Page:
•FG cuts petrol supply 22% to 65.24m litres per day, from 79.53m litres
•Says it can’t intervene in rising cost of diesel, aviation fuel
By Udeme Akpan, Energy Editor, Ediri Ejoh, Obas Esiedesa & Joseph Oso
LAGOS—Commuters were, yesterday, stranded in Lagos, Abuja, Oyo and some other states, as the ongoing fuel crisis bites harder in the country.
The scarcity, which started in Abuja about three weeks ago, crept into Oyo and Lagos last weekend.
Vanguard gathered yesterday that the latest scarcity was caused by a cut in the supply of petrol by 22 per cent to 65.24 million litres per day on June 20, 2022, from 79.53 litres per day in May.
This, coupled with the inability of operators to move available product from depots to their retail outlets because of the high cost of diesel, now going for N820 per litre, culminated in the present shortage of fuel.
Consequently, the shortage, first noticed on Saturday on the outskirts of Lagos, has spread to the metropolis, leaving long queues at filling stations.
The emergence of black markets was also noticed at some locations, including Ikorodu road, where operators sold the product at between N200 and N300 per litre.
Consequently, transporters have shifted the high cost to commuters in form of high fares in Lagos and its environs.
The scarcity of the product caused long queues of vehicles in search of the product, as commuters remained stranded at bus stops in different parts of Lagos.
A commuter, who pleaded anonymity, said: “I usually pay N300 from Ketu to Mile 2; I am surprised that the fare has been increased to N500 this morning because of the fuel shortage.”
The situation is not different in Abuja, Oyo, Ogun and some other states in the country.
Situation has worsened —IPMAN, others
Speaking with Vanguard on the issue yesterday, the National Operations Controller, IPMAN, Mr. Mike Osatuyi, attributed the present scarcity to inadequate supply, adding that the situation had worsened because its members had not been lifting the product.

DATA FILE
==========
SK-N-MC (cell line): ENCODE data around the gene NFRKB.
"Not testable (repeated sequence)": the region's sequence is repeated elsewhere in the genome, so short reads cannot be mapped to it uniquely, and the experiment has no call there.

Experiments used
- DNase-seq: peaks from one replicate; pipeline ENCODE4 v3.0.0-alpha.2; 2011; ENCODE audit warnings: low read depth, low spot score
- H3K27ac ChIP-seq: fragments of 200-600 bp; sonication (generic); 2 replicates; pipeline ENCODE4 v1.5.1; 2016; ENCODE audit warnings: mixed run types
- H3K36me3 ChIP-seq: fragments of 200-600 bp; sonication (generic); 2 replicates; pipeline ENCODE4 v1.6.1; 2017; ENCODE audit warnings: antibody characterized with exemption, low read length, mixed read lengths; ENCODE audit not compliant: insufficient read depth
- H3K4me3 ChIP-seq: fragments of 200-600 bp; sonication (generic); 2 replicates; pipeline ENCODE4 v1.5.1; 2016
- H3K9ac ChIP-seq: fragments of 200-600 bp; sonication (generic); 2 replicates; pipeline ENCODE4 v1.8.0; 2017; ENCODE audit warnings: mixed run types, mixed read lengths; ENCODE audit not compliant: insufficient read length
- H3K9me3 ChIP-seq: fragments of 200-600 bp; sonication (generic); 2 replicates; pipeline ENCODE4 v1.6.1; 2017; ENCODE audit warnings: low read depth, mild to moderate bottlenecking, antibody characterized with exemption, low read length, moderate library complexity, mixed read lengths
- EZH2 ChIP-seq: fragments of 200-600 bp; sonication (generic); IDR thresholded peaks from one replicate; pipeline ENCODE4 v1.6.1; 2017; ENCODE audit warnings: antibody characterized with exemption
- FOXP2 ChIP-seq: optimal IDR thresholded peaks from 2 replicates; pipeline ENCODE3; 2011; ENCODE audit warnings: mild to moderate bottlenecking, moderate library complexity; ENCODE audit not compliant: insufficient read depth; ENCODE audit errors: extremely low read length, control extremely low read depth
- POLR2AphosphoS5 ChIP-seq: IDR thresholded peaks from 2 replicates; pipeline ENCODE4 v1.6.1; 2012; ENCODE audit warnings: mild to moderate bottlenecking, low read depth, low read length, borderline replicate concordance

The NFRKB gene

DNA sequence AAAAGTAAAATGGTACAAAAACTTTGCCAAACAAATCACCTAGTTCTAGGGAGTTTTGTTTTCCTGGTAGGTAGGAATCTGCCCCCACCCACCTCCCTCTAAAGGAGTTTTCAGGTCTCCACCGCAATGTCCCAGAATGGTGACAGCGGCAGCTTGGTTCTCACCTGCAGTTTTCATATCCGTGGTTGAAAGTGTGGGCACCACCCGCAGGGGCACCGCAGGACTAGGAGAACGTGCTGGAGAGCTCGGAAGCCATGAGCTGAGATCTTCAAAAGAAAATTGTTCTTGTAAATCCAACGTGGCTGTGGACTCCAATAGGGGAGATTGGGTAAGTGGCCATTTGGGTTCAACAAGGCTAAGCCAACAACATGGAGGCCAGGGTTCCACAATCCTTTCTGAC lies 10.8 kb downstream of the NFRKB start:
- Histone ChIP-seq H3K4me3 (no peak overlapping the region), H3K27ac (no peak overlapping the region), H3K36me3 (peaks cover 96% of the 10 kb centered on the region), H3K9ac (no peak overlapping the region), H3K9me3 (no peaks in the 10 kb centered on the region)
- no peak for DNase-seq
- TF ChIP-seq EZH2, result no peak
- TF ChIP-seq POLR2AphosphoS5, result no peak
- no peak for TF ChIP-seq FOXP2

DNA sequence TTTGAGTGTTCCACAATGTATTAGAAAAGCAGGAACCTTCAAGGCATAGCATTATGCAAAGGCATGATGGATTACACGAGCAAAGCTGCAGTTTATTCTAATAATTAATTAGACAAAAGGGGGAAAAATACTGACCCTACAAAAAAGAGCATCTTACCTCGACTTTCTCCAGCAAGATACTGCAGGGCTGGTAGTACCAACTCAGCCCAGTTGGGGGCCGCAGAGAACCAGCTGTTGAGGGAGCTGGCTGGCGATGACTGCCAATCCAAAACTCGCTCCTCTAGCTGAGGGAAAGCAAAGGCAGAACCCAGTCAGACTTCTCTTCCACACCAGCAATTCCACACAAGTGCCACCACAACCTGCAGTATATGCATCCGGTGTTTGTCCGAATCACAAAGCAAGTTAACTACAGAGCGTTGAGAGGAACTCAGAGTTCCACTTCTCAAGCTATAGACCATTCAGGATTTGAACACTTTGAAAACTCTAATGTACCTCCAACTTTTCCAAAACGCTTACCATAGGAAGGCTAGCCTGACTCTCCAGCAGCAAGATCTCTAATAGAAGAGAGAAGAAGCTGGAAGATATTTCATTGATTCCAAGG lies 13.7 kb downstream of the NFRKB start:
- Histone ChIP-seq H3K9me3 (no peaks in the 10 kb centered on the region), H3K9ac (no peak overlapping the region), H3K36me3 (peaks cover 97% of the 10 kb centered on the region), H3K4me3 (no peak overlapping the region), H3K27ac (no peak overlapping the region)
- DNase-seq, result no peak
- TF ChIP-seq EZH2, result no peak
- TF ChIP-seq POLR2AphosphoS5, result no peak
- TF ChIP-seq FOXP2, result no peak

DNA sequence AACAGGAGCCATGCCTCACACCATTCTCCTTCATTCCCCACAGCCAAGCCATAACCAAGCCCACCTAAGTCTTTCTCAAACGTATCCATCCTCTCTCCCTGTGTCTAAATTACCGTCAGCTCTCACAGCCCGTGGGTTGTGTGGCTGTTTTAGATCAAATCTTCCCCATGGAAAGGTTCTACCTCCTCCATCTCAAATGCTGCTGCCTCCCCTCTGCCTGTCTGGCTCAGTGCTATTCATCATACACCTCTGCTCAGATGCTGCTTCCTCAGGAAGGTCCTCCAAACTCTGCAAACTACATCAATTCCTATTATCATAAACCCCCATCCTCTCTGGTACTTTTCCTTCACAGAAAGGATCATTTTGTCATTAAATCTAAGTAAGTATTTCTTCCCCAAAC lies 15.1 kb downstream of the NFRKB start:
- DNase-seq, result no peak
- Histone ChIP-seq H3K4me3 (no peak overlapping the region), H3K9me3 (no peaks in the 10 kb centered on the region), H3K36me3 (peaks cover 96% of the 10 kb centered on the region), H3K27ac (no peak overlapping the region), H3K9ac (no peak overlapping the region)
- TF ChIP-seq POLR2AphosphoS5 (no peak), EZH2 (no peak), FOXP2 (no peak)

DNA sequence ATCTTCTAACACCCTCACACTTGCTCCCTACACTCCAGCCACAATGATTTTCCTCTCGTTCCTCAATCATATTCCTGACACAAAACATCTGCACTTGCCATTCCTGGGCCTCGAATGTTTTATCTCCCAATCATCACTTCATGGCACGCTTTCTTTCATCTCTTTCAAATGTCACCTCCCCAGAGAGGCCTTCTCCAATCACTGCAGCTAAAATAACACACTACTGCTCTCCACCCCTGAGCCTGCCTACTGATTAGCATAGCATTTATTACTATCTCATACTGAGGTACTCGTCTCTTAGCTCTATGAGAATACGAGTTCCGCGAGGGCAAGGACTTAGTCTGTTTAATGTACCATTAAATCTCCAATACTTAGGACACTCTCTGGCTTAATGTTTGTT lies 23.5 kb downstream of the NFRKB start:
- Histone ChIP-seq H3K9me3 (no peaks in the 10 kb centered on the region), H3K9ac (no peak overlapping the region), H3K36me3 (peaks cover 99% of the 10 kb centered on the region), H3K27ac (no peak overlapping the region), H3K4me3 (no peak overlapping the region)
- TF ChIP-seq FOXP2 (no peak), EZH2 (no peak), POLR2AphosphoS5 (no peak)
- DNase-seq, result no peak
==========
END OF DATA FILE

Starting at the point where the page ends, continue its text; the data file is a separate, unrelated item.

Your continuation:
“Also, it should be noted that we get the product at N163 per litre and sell to motorists and other users at between N180 and N200 per litre.
“Moreover, the high price of diesel, which currently costs N820 per litre, has compelled us to spend between N500,000 and N800,000 to take a tanker of product from Lagos and Ibadan respectively.
A major marketer, who preferred anonymity, said marketers were as a result of the limited stock of the product, doing their best to ensure the product was available to consumers.
Similarly, a depot owner, who pleaded anonymity, said: “We are not hoarding the product. We will continue to open our facilities for lifting.”
Prices of diesel, aviation fuel surge further
Meanwhile, the price of diesel has risen from about N600 to N820 per litre, while that of aviation fuel rose to N714, from N670 per litre, to further compound the current scarcity of premium motor spirit or petrol.
Recall that marketers had listed the current high price of diesel as one of the reasons militating against the capacity to transport the product across the country.
FG can’t intervene in rising cost of diesel, aviation fuel —Sylva
However, the Federal Government, in the face of this, said yesterday it was not in a position to intervene to bring down the price of diesel and aviation fuel, saying the prices of both products were deregulated.
The Minister of State for Petroleum Resources, Timipre Sylva, who stated this in Abuja, explained that the prices of both products which were imported, being impacted by foreign exchange rate.
He said: “It is not within the purview of the government to fix the prices at all. And, of course, the actual issue is also the foreign exchange. People cannot access foreign exchange to import this.
”For the time being, NNPC has been the main importer of this product but what we are trying to do is to democratise the importation so that aviation fuel users should be able to access foreign exchange and be able to import this product.
“It’s not a supply issue at all. It’s just a global problem. You know that the problem in Ukraine and Russia has actually exacerbated the rise in prices; it is not in Nigeria alone.
”The high cost of diesel is also because of the same reason and these are not subsidised commodities, they are deregulated commodities, so it is not within the purview of the government to intervene in the prices.”